“How the heck do I know if what I’m doing to market my business is even working?!” – many, many people who come to me when they’re looking for help.
This is a super common question I hear all the time when people are trying to understand their analytics. And let’s face it, it can be intimidating opening up your Google Analytics dashboard for the first time.
Thankfully, there are three things you can look for when evaluating whether or not your marketing is working. And I’ve taken these three categories from my friend, Lanie Lammare, so if you want to go more in-depth, make sure to check out her blog.
the ABCs of evaluating your marketing
The three ABCs for marketing measurement are:
- Building relationships
Let’s talk about each of these in a little more detail.
“Who is learning about me? Who is finding out about my business who didn’t know about me before?”
If you’re trying to evaluate how well your social media marketing is working, you can go into Facebook Creator Studio or the “Insights” tab you can find in the mobile version of many platforms.
Typically, the awareness metrics are under the title of “Reach”. Reach is basically a way of saying how many people saw the content that you’re publishing on your platforms.
If the metrics listed under “Reach” are going up, then that means more people are seeing your work; Maybe you’re tapping into the algorithm or maybe you just created your first Reel, and Instagram is trying to reward you for that.
Another metric that shows up under reach is Impressions. “Impressions” is not necessarily the number of people who are watching or viewing your content, it’s simply how many times it showed up in someone’s feed. My friend Drea is an expert in social media analytics, so make sure to check out her content (cuz she’s a social queen in my opinion).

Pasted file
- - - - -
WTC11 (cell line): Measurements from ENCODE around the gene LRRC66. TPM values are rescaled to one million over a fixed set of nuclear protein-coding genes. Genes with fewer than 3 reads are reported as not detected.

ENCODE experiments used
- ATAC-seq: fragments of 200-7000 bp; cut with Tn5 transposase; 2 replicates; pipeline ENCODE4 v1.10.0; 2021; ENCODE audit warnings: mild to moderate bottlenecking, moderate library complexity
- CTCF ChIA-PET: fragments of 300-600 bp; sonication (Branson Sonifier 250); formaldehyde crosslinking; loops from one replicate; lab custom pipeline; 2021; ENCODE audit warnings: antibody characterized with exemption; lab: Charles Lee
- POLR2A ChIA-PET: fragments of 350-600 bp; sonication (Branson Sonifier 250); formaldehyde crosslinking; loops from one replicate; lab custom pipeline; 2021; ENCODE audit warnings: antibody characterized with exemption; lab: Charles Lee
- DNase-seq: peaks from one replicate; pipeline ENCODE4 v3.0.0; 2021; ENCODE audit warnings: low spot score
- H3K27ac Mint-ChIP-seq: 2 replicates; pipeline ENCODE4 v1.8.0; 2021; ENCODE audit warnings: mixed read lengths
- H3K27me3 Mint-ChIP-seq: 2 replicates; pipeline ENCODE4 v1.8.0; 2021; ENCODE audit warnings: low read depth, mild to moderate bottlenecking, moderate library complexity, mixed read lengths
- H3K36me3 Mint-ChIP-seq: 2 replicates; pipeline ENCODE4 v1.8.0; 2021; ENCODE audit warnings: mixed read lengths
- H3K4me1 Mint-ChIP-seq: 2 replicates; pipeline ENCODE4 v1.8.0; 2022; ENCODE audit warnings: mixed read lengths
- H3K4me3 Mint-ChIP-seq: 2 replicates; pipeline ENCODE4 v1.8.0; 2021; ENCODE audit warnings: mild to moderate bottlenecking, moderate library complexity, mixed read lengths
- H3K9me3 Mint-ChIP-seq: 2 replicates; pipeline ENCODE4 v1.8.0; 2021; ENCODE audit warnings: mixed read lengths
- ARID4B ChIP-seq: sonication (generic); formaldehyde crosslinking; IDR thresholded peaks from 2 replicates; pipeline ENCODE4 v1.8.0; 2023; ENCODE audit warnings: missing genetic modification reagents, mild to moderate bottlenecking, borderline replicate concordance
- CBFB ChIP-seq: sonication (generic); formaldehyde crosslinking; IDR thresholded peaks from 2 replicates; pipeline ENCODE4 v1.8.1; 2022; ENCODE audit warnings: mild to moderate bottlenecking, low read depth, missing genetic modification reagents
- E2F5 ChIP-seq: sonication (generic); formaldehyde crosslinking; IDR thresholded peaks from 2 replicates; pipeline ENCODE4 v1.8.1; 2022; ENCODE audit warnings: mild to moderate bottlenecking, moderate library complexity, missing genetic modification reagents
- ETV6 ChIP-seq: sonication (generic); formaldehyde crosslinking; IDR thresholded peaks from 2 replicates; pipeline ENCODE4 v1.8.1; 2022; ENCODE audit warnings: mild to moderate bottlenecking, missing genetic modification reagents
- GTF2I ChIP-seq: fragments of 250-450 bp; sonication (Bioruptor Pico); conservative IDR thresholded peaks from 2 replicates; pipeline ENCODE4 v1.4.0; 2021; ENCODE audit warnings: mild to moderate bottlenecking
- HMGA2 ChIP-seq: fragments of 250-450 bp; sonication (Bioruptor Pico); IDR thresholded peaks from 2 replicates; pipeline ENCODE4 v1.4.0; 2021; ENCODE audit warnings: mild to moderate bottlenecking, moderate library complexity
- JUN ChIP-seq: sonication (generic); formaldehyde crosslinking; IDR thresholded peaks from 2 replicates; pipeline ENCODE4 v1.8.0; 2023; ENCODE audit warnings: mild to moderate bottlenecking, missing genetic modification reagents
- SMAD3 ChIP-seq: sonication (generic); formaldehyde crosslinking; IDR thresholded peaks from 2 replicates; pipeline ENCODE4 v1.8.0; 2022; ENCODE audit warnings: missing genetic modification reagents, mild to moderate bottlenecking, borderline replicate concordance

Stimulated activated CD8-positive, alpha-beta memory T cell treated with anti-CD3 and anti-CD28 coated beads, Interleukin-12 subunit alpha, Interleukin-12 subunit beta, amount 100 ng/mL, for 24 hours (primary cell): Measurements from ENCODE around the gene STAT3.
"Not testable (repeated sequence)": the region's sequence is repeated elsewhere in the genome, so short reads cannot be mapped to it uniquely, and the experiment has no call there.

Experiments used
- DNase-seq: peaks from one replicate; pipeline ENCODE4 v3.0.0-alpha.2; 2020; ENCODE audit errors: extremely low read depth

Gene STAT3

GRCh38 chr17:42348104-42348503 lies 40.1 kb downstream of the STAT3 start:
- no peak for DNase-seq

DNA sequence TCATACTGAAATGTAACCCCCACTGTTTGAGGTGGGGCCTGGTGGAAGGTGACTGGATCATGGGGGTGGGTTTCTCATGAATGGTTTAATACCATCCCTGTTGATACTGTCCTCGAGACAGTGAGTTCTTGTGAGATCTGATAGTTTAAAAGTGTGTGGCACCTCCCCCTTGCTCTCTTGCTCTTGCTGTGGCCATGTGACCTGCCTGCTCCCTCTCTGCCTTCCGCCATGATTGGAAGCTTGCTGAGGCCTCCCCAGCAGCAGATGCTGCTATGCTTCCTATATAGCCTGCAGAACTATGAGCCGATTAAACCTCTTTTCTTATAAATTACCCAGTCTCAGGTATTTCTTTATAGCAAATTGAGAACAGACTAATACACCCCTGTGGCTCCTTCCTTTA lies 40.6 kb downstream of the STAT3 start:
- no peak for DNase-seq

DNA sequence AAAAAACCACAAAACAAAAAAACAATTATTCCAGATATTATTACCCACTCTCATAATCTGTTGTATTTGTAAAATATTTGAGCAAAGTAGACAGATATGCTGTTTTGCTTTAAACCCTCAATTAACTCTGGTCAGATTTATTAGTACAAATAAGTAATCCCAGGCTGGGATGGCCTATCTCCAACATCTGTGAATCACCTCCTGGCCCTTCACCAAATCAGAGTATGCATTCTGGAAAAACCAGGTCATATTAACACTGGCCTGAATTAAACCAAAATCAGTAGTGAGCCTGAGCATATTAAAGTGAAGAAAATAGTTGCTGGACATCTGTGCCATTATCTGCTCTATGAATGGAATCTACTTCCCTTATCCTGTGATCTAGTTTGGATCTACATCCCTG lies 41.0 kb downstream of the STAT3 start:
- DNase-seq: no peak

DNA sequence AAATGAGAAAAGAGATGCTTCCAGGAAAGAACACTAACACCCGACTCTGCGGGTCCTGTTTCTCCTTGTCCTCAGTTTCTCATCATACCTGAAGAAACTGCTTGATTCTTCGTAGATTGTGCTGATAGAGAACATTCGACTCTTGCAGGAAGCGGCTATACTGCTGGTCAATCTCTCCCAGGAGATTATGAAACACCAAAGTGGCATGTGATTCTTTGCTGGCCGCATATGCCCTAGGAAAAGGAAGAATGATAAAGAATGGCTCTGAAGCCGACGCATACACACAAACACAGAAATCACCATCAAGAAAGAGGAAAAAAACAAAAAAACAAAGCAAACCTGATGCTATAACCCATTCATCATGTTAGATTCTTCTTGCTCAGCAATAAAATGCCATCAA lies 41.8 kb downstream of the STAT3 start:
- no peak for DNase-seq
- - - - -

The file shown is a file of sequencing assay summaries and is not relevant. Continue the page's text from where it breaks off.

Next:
Once people get to your website, you can get some information from Google Analytics to see how many new people have found you. And this metric is called new users.
Every time somebody visits your website from a new device, Google puts on a tracking code. If that device hasn’t been used to visit your website in the last two years, then that person is considered a new user. So take a look at what percentage of your users are new versus returning.
You want to have a pretty good mix here of new vs. returning users; There’s not really a perfect ratio because it’s really just based on what your goals are. If you want to always be bringing in new clients, then you’re going to hope for more new users. If you want more people coming back to you and getting to know you a little bit deeper, then it’s okay to have a higher percentage of returning users.
You can also use Google analytics to segment out just the new users, and then take a look at where those people are coming from. This can be really helpful to know which ways you’re getting found the most: is it from posting on social? Writing guest posts? Going through search engines?
And if some of your traffic is coming from search, this is a good time to use Google Search Console to figure out what those exact search terms are that people are finding you for and clicking through to your website.
The second metric that you want to consider (the “B” in our ABC framework) is building relationships.
When building relationships with your customers, we’re talking about building relationships with the people who are already somewhat familiar with you. Maybe they’re visiting your website for a second time, maybe they’re already following you on social media or they’re subscribed to your YouTube channel, and they’re coming back repeatedly.
The first metric you may want to consider for these folks is engagement. Engagement is a huge factor on social media – you want to know who’s actually liking, commenting, and saving your posts, in order to get those engagement scores up. The higher your engagement score, the more likely you are to show up to a larger audience for that piece of content!